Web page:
- Step 1: two-dimensional or three-dimensional (i.e. multi-dimensional) undersampling of k-space via measurement of a number N of basic partial trajectories τ
_{n }in k-space that in their entirety form a geometric arrangement of source points, - Step 2: determination of a number M of different operators C
_{m}(Δk _{m}), wherein each operator represents an algebraic transformation via which unmeasured target points at an interval Δk _{m }from one of the measured source points are synthesized from a number of measured source points, - Step 3: application of the operators C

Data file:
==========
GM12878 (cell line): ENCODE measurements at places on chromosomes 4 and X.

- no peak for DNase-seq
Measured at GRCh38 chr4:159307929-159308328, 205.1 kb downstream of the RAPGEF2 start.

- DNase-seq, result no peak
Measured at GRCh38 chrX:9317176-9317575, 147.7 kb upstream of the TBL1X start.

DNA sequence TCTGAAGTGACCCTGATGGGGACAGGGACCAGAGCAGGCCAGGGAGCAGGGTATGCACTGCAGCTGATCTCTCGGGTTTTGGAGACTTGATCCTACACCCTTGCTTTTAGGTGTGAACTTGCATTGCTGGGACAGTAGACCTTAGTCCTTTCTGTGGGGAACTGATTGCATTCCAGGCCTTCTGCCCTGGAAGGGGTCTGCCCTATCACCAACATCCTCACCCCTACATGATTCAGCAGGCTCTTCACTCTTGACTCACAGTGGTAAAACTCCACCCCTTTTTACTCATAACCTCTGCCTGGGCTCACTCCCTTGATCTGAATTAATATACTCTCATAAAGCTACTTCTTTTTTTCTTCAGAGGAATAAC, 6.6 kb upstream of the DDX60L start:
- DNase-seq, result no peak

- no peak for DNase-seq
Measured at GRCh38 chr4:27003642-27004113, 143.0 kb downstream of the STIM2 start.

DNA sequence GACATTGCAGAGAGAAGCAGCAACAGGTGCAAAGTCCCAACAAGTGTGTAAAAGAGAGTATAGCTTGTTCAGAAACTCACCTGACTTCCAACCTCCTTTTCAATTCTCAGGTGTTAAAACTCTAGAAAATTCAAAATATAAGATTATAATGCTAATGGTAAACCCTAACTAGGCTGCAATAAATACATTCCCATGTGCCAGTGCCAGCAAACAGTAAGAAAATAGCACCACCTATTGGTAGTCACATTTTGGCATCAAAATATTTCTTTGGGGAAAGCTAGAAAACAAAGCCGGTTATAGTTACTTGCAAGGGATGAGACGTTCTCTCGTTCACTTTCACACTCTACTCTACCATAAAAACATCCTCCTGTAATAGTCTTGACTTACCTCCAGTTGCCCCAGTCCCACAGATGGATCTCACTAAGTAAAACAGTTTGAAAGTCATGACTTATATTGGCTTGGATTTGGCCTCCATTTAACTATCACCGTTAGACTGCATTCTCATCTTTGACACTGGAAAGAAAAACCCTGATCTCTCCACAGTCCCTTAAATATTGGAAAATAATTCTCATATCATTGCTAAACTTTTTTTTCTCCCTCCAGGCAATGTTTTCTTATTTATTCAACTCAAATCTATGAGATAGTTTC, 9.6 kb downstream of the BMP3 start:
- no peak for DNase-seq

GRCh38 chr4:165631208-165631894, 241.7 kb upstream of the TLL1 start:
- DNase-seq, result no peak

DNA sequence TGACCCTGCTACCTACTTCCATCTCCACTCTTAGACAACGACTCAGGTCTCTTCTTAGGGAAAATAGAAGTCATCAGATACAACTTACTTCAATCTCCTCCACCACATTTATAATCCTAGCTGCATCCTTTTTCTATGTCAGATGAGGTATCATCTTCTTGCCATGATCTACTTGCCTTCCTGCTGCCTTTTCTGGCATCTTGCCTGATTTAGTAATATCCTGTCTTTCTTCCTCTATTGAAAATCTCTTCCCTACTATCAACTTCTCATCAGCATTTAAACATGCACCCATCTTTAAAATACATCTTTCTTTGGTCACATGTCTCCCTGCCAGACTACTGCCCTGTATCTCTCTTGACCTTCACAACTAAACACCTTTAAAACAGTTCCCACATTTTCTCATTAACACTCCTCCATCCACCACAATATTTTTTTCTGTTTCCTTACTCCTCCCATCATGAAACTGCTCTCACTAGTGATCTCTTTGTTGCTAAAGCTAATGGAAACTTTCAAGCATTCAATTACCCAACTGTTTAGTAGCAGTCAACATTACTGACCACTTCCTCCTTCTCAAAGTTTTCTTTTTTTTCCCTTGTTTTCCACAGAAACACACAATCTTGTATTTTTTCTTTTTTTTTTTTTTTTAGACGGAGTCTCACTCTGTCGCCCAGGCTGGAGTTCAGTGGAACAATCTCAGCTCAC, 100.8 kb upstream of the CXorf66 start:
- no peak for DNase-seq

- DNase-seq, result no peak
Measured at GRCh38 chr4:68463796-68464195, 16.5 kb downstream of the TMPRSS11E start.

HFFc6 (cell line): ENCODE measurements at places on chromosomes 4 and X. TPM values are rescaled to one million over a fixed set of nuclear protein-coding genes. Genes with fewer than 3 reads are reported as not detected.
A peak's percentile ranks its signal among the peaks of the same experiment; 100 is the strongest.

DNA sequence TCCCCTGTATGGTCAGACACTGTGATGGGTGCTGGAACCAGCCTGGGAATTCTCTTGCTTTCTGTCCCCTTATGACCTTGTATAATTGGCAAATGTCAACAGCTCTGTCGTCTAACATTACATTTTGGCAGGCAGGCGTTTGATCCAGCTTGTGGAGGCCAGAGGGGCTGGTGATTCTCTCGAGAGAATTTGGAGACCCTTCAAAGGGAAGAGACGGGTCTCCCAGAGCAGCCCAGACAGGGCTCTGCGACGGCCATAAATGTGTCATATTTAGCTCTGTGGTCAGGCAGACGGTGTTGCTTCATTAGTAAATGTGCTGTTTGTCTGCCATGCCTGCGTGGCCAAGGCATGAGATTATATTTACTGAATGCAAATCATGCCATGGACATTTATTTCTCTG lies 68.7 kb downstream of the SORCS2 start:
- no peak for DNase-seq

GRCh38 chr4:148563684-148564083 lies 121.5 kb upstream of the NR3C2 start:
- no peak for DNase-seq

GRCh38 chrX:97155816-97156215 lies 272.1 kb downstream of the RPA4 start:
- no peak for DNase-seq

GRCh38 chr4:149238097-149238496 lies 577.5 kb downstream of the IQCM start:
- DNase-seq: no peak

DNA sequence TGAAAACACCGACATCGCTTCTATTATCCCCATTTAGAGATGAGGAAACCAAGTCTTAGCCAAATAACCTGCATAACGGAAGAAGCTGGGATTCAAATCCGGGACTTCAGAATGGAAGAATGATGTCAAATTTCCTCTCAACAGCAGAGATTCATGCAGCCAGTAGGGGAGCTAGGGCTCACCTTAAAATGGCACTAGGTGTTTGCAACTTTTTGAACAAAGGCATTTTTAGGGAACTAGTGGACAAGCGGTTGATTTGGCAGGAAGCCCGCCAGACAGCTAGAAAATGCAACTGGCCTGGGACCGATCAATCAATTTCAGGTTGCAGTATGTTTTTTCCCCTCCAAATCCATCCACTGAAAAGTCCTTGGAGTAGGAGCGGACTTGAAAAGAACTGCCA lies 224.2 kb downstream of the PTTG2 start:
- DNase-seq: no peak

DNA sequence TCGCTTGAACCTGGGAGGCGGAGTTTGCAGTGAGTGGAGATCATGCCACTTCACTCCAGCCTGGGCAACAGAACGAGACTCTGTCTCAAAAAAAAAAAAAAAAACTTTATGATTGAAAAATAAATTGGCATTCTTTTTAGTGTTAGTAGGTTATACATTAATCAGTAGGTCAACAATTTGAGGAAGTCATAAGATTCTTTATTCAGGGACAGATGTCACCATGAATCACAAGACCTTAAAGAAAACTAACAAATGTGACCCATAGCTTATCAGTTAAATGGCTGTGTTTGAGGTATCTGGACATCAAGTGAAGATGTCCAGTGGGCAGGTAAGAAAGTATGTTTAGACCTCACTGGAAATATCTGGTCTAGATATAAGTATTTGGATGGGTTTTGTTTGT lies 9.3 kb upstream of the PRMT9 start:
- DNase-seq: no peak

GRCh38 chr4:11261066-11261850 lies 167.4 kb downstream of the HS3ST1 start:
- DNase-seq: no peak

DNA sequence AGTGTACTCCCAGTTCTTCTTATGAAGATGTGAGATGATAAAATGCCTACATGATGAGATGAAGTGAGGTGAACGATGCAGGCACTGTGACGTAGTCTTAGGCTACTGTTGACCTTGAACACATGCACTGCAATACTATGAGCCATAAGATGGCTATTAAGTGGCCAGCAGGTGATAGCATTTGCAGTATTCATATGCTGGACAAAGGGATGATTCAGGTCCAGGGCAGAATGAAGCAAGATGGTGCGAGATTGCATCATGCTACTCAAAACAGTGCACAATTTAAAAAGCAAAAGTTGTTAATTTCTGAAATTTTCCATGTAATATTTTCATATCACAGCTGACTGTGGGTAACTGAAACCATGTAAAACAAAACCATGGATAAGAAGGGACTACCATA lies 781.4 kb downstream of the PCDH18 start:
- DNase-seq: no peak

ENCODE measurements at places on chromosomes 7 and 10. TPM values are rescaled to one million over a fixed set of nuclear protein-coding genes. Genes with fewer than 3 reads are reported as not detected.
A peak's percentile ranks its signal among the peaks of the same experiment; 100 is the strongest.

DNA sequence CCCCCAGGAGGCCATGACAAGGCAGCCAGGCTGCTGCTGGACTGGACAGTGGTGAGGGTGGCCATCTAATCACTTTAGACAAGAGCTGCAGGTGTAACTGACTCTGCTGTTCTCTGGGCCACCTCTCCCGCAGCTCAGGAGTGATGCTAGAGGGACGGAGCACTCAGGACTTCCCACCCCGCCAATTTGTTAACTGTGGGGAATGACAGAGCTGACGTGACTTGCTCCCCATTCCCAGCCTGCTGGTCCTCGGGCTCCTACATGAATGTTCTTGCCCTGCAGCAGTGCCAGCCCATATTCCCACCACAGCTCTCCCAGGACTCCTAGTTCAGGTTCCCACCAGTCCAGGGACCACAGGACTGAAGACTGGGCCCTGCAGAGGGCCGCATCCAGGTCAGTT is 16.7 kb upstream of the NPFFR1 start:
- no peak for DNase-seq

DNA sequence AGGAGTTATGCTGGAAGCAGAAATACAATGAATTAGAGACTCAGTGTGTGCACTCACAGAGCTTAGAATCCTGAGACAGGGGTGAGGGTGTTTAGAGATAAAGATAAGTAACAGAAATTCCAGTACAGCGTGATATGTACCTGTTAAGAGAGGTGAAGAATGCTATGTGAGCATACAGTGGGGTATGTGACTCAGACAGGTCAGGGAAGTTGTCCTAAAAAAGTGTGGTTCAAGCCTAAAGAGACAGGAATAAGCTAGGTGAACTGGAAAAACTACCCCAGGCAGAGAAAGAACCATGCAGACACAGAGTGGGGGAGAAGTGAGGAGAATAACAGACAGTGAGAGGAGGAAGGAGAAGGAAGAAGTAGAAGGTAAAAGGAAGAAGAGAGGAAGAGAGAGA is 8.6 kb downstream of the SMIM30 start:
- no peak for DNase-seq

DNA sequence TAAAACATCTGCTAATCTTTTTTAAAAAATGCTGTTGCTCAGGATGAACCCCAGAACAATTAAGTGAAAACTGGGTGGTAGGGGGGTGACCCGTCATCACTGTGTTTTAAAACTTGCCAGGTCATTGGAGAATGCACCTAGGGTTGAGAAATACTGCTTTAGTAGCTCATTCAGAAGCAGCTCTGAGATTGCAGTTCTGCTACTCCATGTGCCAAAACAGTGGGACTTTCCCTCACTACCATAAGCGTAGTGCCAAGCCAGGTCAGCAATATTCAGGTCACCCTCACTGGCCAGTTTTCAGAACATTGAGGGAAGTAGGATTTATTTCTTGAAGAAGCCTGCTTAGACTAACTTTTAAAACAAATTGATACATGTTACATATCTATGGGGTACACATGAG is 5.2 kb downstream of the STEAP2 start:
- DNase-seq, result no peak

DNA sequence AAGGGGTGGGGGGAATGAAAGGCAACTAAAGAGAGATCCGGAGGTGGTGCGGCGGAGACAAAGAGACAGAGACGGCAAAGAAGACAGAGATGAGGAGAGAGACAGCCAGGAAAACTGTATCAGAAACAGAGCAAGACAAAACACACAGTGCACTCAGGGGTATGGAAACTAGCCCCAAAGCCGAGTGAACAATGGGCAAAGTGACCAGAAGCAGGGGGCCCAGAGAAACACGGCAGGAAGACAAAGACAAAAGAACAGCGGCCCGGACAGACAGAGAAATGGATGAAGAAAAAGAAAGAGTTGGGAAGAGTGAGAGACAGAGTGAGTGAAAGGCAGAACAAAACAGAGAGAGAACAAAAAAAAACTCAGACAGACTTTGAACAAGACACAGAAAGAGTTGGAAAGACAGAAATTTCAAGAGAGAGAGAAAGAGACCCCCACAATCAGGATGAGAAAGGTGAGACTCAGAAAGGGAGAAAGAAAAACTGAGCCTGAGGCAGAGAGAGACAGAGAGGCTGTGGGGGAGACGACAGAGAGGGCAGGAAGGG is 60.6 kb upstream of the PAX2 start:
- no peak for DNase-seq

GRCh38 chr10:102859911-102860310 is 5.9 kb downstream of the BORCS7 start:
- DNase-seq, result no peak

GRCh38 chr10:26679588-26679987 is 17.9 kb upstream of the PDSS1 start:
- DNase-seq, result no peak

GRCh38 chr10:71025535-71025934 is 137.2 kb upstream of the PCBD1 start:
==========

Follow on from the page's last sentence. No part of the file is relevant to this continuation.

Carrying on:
_{m}(Δk _{m}) to at least one subset of the measured source points for at least partial completion of the magnetic resonance data set, - Step 4: reconstruction of a largely artifact-free image in three-dimensional space on the basis of the measured source points and the synthesized data points.
- Step 1: two-dimensional or three-dimensional (i.e. multi-dimensional) undersampling of k-space via measurement of a number N of basic partial trajectories τ